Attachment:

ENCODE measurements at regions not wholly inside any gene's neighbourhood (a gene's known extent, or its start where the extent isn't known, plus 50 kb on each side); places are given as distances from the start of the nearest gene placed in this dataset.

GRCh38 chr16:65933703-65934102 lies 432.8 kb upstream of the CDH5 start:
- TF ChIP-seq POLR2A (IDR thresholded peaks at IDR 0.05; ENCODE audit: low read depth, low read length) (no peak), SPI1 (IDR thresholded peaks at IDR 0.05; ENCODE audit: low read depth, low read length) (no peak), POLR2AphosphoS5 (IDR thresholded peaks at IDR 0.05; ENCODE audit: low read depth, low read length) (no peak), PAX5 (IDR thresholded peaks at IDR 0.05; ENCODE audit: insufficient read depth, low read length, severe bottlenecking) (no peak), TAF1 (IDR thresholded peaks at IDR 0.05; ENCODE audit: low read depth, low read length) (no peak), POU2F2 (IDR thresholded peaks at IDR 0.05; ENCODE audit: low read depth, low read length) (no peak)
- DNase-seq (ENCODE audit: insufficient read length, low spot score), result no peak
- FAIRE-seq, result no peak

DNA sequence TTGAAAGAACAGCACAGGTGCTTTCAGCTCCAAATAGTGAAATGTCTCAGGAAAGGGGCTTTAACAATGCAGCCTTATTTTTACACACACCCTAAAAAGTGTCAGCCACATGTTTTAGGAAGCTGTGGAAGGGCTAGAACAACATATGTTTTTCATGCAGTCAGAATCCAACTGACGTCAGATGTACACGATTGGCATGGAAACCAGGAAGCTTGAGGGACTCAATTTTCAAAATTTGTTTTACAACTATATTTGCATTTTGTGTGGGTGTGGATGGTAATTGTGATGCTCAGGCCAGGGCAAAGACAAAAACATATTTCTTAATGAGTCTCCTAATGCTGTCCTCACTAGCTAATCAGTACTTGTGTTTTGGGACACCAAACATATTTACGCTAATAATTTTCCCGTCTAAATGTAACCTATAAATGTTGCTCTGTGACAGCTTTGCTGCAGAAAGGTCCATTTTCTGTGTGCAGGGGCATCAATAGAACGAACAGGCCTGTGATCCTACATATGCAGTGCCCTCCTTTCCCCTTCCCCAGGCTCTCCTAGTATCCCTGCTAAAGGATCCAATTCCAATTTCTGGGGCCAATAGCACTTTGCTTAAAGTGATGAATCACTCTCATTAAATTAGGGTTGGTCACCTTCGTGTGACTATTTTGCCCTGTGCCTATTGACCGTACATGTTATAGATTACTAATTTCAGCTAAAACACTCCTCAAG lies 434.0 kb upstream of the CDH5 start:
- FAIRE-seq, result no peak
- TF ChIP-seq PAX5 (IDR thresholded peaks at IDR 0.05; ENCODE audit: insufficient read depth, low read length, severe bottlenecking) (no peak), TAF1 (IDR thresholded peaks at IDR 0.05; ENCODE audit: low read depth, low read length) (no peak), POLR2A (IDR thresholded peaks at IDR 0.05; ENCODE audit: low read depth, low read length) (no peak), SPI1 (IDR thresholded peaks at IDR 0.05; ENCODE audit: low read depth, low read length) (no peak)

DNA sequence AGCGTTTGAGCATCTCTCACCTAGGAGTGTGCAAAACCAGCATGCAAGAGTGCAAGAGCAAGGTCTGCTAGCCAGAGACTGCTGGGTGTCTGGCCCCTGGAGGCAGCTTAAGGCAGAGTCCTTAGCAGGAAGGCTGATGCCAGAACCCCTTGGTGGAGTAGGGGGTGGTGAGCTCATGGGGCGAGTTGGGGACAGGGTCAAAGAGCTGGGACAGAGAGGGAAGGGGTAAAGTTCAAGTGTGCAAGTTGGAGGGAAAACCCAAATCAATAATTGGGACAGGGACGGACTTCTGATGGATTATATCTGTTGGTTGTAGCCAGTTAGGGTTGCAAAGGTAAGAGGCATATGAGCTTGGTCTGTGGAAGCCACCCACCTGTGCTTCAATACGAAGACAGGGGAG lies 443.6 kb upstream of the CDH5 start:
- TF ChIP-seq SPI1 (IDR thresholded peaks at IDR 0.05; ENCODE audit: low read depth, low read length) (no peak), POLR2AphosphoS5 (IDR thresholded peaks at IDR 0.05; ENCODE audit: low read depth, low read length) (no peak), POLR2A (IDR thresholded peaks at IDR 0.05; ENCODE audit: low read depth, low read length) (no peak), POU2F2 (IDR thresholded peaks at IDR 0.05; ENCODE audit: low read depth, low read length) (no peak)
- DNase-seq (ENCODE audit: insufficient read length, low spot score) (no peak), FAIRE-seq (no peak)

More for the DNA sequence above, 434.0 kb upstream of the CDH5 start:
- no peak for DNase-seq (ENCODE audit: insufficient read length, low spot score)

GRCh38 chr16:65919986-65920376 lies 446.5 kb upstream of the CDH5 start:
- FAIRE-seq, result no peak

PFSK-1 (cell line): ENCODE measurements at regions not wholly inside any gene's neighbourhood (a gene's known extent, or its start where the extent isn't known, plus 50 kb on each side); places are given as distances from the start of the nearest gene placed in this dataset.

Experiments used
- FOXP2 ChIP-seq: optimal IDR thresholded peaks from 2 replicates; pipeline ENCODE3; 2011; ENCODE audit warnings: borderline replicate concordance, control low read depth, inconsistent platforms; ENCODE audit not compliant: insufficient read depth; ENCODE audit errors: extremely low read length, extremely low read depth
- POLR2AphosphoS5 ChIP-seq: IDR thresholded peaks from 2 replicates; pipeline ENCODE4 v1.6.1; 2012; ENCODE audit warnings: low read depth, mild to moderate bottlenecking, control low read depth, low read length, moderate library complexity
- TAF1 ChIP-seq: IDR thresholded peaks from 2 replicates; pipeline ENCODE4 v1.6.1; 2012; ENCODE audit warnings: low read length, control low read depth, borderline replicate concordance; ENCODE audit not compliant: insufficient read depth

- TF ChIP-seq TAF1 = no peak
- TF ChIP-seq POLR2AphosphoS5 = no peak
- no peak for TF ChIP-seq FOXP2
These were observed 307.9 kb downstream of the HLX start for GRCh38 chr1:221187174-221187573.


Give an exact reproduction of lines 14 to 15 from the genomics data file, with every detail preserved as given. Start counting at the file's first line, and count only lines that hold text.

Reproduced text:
GRCh38 chr16:65919986-65920376 lies 446.5 kb upstream of the CDH5 start:
- FAIRE-seq, result no peak